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by Catherine Fournier
Bishop of Myra
Feast Day: December 6
Patron of: seafarers, scholars, bankers, pawnbrokers, jurists, brewers, coopers, travelers, perfumers, unmarried girls, brides, robbers and especially - children.
Symbol: three gold balls
The character of Santa Claus is copied from the life of a real person, a saint named Saint Nicholas. The name 'Saint Nicholas' even sounds like 'San-ta claus,' especially in the Dutch language. The Dutch veneration of 'Sinter Klaus' was brought to North America with the Dutch settlers and eventually became the story of Santa Claus that everyone knows.
Saint Nicholas, like St. Wenceslaus and St. Lucy, was a saint. He was the bishop of a city named Myra in Turkey in the early part of the fourth century. His feast day is December 6th because he died on December 6 or 7 in the middle of the fourth century. Feast days celebrate the entry of the saint's soul into Heaven.
The most famous story told about St. Nicholas has to do with three young sisters who were very poor. Their parents were so poor that they did not have enough money for the daughters to get married. Every young girl needed money to pay for the wedding and to set up house for themselves.
Nicholas heard about this family and wanted to help them, but he did not want anyone to know that he was the one who was helping them.
The story is told in a few different ways. In one version, he climbed up on their roof three nights in a row and threw gold coins down their chimney so that they would land in the girls' stockings, which had been hung by the fire to dry. After two of his daughters had been able to marry because of the money mysteriously appearing in their stockings, the father was determined to find out who was helping them, so he hid behind the chimney the next night. Along came Bishop Nicholas with another bag of money.
When he was discovered, he asked the father not to tell anyone else, but the father wanted everyone to know what a good and generous man the Bishop Nicholas was, so he told everyone he knew. That is how we have the story and the tradition of stocking full of gifts today.
St. Nicholas was probably a native of Patara in Lycia, Asia Minor. There are far more legends about his miraculous good deeds than there are clear details about his life.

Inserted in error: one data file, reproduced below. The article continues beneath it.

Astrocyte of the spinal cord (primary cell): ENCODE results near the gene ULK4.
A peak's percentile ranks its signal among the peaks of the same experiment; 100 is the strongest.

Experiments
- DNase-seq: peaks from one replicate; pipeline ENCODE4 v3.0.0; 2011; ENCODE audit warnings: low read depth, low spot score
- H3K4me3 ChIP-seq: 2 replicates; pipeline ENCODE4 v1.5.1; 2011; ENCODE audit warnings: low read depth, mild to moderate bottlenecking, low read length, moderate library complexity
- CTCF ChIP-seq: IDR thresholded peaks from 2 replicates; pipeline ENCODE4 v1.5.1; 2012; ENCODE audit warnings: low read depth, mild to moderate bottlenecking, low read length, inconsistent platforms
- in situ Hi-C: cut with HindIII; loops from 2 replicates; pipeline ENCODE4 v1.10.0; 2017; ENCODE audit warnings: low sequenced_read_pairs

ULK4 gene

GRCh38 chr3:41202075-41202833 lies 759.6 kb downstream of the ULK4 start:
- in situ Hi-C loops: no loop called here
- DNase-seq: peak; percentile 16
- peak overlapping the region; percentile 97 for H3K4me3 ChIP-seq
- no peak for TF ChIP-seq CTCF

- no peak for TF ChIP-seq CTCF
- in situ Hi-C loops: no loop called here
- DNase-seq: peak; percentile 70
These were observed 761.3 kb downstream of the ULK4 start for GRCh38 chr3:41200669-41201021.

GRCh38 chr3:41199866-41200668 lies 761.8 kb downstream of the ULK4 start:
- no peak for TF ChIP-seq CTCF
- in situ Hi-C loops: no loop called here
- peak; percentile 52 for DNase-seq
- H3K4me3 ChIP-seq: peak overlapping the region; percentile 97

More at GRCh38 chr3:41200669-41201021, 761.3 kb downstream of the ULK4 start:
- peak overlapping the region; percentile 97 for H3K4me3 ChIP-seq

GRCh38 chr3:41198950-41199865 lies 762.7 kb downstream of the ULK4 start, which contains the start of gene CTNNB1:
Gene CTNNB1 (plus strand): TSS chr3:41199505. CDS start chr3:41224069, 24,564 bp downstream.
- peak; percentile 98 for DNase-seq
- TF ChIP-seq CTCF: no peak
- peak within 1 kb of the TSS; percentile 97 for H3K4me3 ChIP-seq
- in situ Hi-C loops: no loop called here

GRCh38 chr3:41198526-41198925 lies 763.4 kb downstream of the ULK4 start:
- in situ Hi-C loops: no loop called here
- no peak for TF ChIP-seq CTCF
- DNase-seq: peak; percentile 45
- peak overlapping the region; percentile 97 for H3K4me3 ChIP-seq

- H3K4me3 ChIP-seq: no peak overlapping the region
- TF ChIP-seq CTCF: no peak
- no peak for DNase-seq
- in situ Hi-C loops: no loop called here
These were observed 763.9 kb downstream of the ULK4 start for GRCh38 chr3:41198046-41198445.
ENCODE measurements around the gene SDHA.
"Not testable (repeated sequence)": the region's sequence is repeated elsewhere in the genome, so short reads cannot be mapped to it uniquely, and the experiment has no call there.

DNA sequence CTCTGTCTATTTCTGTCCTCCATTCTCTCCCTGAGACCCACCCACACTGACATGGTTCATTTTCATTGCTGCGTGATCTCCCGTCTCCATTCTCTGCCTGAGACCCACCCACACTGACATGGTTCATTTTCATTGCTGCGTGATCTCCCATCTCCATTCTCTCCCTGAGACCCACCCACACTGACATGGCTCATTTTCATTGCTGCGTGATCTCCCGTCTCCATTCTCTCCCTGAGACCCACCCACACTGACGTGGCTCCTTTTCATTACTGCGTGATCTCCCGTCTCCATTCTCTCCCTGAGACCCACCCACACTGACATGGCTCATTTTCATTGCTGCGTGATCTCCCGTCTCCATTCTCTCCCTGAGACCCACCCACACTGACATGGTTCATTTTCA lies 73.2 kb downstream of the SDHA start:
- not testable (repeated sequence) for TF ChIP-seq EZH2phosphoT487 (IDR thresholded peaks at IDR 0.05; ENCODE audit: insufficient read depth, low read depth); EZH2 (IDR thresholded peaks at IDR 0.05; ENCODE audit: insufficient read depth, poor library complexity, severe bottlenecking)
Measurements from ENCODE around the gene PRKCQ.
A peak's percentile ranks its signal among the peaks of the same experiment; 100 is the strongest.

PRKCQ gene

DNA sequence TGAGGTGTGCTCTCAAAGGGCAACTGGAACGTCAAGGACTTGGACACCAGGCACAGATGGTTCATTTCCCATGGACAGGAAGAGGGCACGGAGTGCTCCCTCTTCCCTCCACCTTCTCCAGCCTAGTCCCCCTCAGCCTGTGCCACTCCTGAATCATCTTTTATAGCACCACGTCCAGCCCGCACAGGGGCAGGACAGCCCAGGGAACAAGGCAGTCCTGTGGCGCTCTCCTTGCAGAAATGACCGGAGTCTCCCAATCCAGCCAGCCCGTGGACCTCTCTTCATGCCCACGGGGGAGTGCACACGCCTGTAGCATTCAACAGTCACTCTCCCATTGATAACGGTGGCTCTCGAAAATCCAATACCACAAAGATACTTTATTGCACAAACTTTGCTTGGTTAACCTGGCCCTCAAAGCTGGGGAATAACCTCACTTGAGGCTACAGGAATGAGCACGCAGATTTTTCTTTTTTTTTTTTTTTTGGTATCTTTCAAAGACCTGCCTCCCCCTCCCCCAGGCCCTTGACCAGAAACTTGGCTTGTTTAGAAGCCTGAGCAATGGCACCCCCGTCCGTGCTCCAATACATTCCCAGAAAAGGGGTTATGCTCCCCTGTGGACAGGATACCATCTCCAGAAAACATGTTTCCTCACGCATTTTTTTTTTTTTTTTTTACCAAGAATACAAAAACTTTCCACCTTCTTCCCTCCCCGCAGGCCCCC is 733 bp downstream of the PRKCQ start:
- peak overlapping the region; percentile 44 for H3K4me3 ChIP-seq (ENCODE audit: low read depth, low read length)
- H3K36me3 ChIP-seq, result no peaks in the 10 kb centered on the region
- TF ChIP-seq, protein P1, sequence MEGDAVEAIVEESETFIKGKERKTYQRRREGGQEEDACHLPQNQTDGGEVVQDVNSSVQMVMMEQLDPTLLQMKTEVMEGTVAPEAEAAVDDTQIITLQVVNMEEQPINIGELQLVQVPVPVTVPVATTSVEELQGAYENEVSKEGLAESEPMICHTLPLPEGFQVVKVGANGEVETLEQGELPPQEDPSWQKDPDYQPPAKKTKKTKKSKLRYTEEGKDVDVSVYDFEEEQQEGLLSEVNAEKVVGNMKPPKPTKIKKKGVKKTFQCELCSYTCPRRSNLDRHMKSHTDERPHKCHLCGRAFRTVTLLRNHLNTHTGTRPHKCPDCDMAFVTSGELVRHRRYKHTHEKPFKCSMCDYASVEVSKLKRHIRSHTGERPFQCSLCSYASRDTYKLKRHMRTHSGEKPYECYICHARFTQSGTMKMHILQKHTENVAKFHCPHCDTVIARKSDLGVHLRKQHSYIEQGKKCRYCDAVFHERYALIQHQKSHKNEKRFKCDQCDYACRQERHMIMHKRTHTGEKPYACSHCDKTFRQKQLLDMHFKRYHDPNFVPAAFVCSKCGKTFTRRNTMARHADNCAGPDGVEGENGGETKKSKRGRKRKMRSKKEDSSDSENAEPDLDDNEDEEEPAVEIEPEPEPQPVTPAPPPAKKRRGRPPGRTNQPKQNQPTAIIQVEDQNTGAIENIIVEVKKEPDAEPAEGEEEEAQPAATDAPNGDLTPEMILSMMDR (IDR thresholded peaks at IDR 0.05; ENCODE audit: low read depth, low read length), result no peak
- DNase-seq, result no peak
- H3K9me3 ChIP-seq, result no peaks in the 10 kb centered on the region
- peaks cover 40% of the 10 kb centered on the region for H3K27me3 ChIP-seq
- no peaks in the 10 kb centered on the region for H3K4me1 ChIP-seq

This much is known for sure:
Nicholas was first a monk in the monastery of Holy Zion near Myra. Eventually he was made Abbot by the Archbishop, its founder. When the See of Myra, the capital of Lycia, fell vacant, St. Nicholas was appointed its Archbishop. It is said that he suffered for the Faith under Diocletian, and that he was present at the Council of Nice as an opponent of Arianism. His death occurred at Myra, in the year 342.
The characteristic virtue of St. Nicholas appears to have been his love and charity for the poor. Because of this and of the many legends of his works, St. Nicholas is regarded as the special patron of children. The Emperor Justinian built a church in his honor at Constantinople in the suburb of Blacharnae, about the year 340.
He has always been honored with great veneration in the Latin and Greek Churches. The Russian Church seems to honor him more than any other saint after the Apostles.
St. Nicholas' Day
By Shonnie Scarola
Used with permission
St. Nicholas, whose feast day is December 6, is the patron of seafarers, scholars, bankers, pawnbrokers, jurists, brewers, coopers, travelers, perfumers, unmarried girls, brides, and - robbers. But most of all, he is the very special saint of children. Devotion to St. Nicholas is found in every European country. He is pictured in the old world as an ascetic-looking bishop, with white beard, red robes, mitre, and crozier but since crossing the ocean he has turned into a fat, jolly, red-nosed gentleman in a snowsuit and red cap. In Holland and Germany he was portrayed traveling on a white horse, while in other areas on foot or by goat or on a donkey. In the old country he comes on the evening before his feast day ( December 6) accompanied by the "Krampus" an ugly, chain-rattling little devil, who has to deal with children who have been naughty. St. Nicholas is much too kind to do the punishing and scolding himself.
History and legend are intertwined in the story of Nicholas's life, but we do know that he really lived in the fourth century, that he was the holy bishop of Myra (now in Turkey) and has been widely honored as a saint since the sixth century. No less than 21 "miracles" have been attributed to him. He became known for his holiness, zeal, and astonishing miracles. Nicholas was quite young when his parents died of the plague leaving him the sole heir of their vast possessions. He determined to devote his inheritance to works of charity.